Aug 18, 2010

Posted in 2010s, Coming Soon, Flicks by Decades, Ray, Reviewers

The Last Exorcism (2010)

The Last Exorcism (2010)

What do you get when you take The Blair Witch Project, add a healthy dose of The Exorcist, and throw in a dash of House of the Devil for some flavoring?  You get the best horror movie of the year so far.  If that description makes The Last Exorcism sound a little derivative, it’s not.  Although its primary influences are clear, it always feels fresh, and frequently finds ways to scare the hell out of you.

The Last Exorcism follows the Rev. Cotton Marcus, who’s invited a documentary crew to accompany him on his final exorcism, so he can expose his tricks of the trade.  You see,  ever since the birth of his son, Cotton has been undergoing a crisis of faith.  It’s only deepened after he learns of the death of a young boy who was suffocated during an exorcism.  Sure, those people meant well, but the death still weights on him heavily.  He no longer believes in the power of exorcisms, and he wants to show everyone how exorcists like himself stage them.  Choosing one plea for help at random, he decides to meet Louis Sweetzer, a poor farmer who believes that his daughter Nell is not only possessed, but also responsible for the mutilations of his livestock.  So, the crew travels with him from Baton Rouge to the Sweetzer farm in the backwoods of Louisiana to capture his final performance on film.  Unfortunately for Cotton, things are much more complicated than he expected.

To begin with, the performances are top-notch.  In particular, Patrick Fabian is excellent as Cotton.  He practically oozes the charm and charisma of a Southern pastor.  Early on, he demonstrates his charisma for us as he preaches to the flock at his father’s church, getting the crowd so whipped up that they end up shouting amen to his mother’s banana bread recipe.  He’s so perfectly played, you like him even as he’s accepting payment for an exorcism we know was a fraud.  He doesn’t like doing it, but like he says, he’s got a family to feed, too.  Also deserving praise is Ashley Bell, who plays poor, possibly possessed Nell.  Bell shows a disturbing talent for going from sweet to creepy in mere seconds, even getting horrified gasps out of a thin smile at one point.  The movie gets a lot of mileage out of her ability to contort herself like a gymnast from hell, twisting her hear around at odd degrees, and nearly bending herself in half.  The effect of her contortions is disturbing, to say the least; one of the movie’s best scares comes when we see only the blurry reflection of Nell tugging at her face.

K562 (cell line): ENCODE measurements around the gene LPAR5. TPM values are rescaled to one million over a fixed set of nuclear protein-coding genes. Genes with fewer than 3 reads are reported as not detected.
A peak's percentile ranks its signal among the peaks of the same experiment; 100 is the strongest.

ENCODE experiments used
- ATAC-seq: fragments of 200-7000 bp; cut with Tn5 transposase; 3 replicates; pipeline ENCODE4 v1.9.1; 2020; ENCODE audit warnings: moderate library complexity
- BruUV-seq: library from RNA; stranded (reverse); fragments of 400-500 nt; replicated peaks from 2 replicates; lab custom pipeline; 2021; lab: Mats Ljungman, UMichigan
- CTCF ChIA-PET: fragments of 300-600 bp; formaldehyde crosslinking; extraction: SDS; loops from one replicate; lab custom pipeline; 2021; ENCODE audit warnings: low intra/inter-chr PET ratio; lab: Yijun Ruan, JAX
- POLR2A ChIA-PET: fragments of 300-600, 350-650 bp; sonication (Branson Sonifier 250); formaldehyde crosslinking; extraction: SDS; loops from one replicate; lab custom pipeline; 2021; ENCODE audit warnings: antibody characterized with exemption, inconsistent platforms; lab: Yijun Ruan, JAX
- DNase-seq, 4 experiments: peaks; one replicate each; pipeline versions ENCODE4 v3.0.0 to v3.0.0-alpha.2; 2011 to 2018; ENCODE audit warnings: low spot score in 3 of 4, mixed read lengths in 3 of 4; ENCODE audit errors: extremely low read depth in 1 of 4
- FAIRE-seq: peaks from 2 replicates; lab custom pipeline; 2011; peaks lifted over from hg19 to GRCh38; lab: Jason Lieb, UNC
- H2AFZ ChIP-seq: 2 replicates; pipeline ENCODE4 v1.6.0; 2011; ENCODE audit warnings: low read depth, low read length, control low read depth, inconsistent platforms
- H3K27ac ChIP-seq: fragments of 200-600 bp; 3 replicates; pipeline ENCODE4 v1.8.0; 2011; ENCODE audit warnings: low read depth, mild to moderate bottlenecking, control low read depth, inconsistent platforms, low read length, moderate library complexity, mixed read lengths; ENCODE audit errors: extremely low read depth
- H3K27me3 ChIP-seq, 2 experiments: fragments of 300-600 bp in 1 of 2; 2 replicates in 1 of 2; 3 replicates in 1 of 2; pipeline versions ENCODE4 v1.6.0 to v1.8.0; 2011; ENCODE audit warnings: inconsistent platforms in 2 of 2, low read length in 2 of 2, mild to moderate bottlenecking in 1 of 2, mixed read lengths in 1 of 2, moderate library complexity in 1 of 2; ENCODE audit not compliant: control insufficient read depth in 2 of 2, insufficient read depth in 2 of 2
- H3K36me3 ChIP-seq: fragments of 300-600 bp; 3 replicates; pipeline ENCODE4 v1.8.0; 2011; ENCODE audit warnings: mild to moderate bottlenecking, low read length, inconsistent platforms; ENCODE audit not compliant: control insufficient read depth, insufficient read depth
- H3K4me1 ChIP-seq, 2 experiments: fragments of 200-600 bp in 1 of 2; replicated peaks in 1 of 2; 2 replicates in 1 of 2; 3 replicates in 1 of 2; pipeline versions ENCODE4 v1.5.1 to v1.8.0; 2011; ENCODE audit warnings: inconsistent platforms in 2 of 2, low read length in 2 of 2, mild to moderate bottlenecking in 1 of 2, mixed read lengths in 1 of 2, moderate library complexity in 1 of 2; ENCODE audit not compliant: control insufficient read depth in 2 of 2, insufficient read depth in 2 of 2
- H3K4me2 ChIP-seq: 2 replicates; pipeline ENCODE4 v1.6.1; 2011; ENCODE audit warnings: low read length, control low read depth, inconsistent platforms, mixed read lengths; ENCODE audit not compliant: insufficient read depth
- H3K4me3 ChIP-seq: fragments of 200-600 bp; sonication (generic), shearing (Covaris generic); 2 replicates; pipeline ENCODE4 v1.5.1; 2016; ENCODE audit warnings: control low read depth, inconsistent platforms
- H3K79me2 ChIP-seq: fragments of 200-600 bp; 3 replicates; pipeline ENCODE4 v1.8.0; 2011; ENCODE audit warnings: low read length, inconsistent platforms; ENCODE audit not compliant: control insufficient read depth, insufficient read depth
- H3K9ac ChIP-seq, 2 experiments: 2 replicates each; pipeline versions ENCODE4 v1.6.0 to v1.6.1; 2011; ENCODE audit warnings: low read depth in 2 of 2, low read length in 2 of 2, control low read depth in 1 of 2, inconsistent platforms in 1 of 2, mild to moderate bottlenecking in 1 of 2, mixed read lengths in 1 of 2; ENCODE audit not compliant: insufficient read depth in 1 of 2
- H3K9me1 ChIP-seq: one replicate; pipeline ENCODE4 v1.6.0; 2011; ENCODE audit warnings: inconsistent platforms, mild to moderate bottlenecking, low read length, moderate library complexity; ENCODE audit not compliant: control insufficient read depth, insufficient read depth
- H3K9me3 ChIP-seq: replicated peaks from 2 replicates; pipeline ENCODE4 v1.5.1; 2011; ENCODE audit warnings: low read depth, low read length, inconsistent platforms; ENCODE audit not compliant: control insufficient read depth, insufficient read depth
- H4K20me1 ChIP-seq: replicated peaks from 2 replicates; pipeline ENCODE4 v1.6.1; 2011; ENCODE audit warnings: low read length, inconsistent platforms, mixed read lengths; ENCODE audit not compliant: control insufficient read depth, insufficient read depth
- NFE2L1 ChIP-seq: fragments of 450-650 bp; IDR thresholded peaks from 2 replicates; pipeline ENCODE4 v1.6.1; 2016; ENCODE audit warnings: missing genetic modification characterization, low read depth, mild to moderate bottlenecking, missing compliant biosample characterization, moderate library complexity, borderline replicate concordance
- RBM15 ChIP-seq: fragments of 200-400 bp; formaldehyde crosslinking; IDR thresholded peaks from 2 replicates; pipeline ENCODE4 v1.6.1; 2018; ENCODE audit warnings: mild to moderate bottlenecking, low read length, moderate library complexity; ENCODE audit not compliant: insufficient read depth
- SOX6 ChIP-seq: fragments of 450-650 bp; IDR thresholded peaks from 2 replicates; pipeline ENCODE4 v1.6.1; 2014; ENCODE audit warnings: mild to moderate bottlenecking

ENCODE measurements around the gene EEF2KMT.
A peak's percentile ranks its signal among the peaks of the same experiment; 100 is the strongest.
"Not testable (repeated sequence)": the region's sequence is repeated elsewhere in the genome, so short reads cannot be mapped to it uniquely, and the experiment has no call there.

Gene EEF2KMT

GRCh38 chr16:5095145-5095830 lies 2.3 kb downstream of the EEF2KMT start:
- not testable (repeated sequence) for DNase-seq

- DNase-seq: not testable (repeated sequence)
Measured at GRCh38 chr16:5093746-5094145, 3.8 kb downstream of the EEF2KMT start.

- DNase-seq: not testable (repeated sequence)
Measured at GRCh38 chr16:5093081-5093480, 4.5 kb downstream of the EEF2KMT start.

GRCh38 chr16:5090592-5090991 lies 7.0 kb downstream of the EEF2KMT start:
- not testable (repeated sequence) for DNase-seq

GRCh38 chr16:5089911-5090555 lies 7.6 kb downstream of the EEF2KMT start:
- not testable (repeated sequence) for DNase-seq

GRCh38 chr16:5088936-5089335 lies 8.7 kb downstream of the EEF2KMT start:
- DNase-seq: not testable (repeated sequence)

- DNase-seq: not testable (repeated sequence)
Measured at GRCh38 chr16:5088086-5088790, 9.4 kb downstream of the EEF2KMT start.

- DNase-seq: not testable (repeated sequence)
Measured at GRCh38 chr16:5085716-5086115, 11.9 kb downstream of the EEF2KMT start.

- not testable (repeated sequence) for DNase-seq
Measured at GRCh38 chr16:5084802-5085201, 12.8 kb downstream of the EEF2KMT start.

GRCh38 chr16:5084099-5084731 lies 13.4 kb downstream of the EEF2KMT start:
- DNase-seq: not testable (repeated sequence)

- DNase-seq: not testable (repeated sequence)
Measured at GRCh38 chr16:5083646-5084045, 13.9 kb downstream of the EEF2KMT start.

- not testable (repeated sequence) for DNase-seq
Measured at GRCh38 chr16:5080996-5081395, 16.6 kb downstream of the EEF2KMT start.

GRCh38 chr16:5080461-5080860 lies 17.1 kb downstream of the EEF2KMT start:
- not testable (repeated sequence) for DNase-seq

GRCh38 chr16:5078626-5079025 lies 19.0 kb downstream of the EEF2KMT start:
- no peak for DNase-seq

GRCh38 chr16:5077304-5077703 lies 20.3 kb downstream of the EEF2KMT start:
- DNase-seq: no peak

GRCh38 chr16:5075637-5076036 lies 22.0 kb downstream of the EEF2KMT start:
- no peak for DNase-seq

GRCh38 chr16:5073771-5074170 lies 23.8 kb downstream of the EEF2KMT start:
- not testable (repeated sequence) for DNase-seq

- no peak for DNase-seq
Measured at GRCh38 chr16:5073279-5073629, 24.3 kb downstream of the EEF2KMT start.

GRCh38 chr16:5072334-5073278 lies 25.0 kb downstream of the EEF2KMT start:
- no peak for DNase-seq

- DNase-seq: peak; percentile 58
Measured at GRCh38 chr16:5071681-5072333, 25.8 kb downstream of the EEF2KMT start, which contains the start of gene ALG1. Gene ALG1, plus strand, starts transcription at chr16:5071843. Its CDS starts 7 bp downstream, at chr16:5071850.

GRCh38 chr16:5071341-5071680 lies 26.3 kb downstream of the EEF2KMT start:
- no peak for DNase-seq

That’s one other thing I like about this movie: The Last Exorcism is pretty low-key with most of its scares, relying heavily on Nell’s body horror, the shadows, and sound effects for most of the movie.  Where most films would hit the audience over the head with flashy effects to constantly remind us, “hey, this girl’s possessed”, director Daniel Stamm wisely eschews modern FX for cheap and effective substitutes which do the job very well, while also maintaining the suspense as to whether Nell really is possessed, or simply suffering from certain mental and emotional traumas I won’t spoil here.  He makes great use of the POV style’s limitations, with the cameraman being forced to swing around, looking for danger.  Stamm shows that some directors can make a PG-13 horror film that’s actually scary.

I may actually be in the minority for liking this movie as much as I do (the audience at the screening I attended seemed very divided over the ending), but I still have to recommend that you see The Last Exorcism.  It’s an inventive take on the possession story, it’s very well-acted, and the second half is constantly tense, right up until the abrupt (and very scary) ending.  Even if you’re one of those people who doesn’t like the way it ends, the previous 80+ minutes will frighten you more than enough to make up for it.

– By Ray

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